Biofuel from Zanzibar jungle

 By Robin Wylie

African researchers found that tubers from two kinds of tropical plant, could provide a new source of bioethanol. The two plants found to be useful are the Zanzibar Yam and the plant Pyrenacantha kaurabassana, a flowering tree found in many tropical regions, which previous research suggested may contain anti-HIV compounds. Importantly, as these tubers are inedible, this would overcome the common problem of “competing uses” in bioethanol production, potentially making the process cheaper.

Two tropical shrubs found in the African rainforest could provide a previously untapped source of renewable energy, according to new research from Tanzania.

The plants, Dioscorea sansibarensis (commonly called the Zanzibar Yam) and Pyrenacantha kaurabassana (which doesn’t seem to have an English name!), are widespread in the wetland forests of sub-Saharan Africa. They’re both inedible. But researchers from Dar es Salaam, Tanzania’s largest city, have found that these unassuming shrubs could have a different use, as a source of renewable biofuel.

In a paper published this month, scientists showed for the first time that the tubers of D. sansibarensisand P. kaurabassana can be used to produce bioethanol — an alcoholic hydrocarbon that is made by the fermentation of organic matter.

Before this discovery, the Zanzibar Yam had received scant scientific attention, though in parts of Africa it has long been thought to possess magical powers. P. kaurabassana, on the other hand, had already shown promise as a treatment for HIV. Neither one, however, had been considered as a candidate for biofuel production.

Bioethanol – which is chemically identical to the ethanol found in most alcoholic drinks – is the world’s most popular biofuel. It is most commonly used in motor engines, where it can completely or partially replace standard petroleum. Fuels containing bioethanol (such as ENI’s “E85″ fuel, a mixture of 85% bioethanol and 15% petrol) offer numerous advantages over regular fuel. According to the United Nations Conference of Trade and Development’s “The State of the Biofuels Market” report, not only are these fuels less toxic, but they can also have a lower carbon footprint. While burning bioethanol does release CO2, because the plants used to produce it absorb CO2, the effect is partially offset.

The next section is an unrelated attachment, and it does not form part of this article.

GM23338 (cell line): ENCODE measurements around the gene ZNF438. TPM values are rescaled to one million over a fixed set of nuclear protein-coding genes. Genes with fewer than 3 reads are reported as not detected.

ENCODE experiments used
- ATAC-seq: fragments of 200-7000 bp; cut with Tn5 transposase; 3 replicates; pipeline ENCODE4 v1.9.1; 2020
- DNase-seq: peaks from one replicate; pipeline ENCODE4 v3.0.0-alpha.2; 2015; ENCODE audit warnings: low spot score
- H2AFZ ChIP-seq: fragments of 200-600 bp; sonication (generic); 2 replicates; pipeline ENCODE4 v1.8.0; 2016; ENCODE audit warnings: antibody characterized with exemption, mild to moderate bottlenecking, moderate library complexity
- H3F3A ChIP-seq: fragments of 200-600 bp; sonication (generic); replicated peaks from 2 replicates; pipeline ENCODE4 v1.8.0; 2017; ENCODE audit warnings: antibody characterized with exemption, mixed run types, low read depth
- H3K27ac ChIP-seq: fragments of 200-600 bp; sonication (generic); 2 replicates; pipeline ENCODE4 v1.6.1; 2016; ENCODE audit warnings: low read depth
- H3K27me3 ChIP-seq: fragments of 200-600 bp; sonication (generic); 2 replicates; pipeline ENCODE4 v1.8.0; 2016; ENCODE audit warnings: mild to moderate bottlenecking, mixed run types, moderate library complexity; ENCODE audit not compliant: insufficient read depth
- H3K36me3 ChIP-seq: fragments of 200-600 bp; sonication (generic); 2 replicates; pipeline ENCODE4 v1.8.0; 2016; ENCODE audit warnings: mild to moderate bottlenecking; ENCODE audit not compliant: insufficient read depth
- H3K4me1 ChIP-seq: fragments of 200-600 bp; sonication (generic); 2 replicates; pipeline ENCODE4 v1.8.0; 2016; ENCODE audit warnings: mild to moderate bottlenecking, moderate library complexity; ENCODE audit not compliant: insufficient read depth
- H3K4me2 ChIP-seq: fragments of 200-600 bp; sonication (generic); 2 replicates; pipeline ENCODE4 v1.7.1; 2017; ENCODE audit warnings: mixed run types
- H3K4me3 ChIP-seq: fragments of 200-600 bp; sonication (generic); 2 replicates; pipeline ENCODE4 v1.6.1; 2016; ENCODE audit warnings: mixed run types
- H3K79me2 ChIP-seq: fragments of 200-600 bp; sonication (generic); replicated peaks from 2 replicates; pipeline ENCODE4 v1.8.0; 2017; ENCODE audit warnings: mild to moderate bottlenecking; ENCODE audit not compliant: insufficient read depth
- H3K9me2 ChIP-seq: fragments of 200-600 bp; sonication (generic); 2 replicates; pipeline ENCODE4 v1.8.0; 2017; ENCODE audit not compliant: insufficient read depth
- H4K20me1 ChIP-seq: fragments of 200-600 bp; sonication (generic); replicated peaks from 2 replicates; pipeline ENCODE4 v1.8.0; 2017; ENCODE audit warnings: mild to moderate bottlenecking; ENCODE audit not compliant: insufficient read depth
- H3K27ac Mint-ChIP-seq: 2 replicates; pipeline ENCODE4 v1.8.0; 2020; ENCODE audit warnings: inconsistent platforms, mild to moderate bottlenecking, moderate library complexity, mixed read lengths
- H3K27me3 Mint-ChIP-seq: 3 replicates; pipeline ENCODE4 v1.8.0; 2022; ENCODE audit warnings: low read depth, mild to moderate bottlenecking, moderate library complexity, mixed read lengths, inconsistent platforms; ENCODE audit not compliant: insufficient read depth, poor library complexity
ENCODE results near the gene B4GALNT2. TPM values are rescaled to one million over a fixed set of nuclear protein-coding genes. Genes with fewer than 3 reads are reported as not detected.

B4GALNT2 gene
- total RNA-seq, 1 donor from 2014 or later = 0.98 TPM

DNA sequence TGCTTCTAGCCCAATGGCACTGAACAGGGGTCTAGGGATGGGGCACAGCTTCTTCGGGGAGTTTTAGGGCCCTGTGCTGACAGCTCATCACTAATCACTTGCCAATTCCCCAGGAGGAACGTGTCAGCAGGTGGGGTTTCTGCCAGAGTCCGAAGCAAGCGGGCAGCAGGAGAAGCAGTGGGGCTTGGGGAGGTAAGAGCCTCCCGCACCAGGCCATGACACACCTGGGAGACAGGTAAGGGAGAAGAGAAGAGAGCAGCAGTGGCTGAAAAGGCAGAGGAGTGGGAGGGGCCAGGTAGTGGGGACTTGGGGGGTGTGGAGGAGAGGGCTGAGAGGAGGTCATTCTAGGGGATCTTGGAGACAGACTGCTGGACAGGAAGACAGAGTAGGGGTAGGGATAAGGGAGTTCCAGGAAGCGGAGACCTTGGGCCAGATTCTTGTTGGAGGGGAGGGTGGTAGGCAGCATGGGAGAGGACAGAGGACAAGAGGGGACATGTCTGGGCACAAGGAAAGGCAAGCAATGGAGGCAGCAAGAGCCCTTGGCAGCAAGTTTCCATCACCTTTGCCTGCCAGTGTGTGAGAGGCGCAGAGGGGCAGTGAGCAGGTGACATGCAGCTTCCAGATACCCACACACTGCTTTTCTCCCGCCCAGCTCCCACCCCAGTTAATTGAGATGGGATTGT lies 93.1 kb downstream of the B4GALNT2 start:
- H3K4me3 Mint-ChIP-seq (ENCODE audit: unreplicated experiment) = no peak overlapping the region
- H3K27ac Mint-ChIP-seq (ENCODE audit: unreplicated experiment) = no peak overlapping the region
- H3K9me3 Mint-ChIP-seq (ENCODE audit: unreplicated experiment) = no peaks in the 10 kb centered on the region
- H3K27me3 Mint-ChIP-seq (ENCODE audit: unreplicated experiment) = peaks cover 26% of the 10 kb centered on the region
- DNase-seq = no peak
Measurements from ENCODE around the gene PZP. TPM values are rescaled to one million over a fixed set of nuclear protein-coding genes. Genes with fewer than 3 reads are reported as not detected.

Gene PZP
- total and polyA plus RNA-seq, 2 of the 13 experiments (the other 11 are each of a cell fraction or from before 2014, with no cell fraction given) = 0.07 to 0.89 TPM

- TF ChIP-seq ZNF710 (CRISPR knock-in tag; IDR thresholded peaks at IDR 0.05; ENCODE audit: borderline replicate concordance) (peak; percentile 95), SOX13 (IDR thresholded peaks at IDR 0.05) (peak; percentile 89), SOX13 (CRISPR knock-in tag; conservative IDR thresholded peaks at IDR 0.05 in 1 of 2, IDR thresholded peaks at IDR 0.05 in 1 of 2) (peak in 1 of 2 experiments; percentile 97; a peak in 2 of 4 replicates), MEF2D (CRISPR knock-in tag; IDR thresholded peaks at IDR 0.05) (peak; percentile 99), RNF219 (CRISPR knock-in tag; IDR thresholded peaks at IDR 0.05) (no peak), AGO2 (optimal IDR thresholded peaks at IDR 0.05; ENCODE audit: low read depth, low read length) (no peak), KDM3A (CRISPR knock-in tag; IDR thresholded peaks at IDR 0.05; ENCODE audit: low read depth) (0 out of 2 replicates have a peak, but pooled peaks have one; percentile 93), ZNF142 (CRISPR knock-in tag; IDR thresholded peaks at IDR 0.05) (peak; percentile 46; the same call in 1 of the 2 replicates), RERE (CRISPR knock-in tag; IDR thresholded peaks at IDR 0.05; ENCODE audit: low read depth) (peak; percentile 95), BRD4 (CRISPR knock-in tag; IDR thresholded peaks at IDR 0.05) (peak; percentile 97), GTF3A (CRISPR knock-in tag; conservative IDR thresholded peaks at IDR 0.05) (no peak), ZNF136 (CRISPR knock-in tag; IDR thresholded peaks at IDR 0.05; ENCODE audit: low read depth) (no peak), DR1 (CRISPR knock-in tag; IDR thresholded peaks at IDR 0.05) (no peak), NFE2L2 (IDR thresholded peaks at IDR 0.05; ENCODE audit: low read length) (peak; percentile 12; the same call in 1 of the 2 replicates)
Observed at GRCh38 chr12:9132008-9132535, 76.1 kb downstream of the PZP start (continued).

Many of the crops used to produce bioethanol, most notably sugarcane and corn, are also vital foodstuffs. Competition with agriculture drives up the price of bioethanol, and is one of the main barriers to its expansion as a fuel source. Seen in this light, the discovery in Tanzania looks especially important. The Zanzibar Yam and P. kaurabassana are not used at all in agriculture, so could potentially be exploited for bioethanol without stepping on any farmer’s toes. What’s more, since the shrubs already grow abundantly in the wild, production costs for any derived fuel would be massively reduced.

“These tubers are readily available in the tropical forest … they can just be collected and used for bioethanol production without the cost of growing them,” Anselm Moshi, lead author of the study, told EniDay.

In recent years, the African biofuel industry has been booming. In 2011 (the latest year for which data are available), the continent exported over 100 million liters (26 million gallons) of biofuel – compared to just 20 million liters (5.2 gallons) in 2007, most of which was derived from sugarcane and Jatropha, a flowering plant whose oil-rich seeds can be used to produce “biodiesel” (which ENI also produces at its “Green Refinery”). The discovery of two new sources of renewable energy growing wild in its forests bodes well for Africa’s biofuel future.

This Infographic by showing the share of population without electricity access and the major energy infrastructures in Africa

Energy in Africa today (source: Iea 2014)
about the author
Robin Wylie
Freelance earth/space science journalist. Currently finishing off a PhD in volcanology at University College London.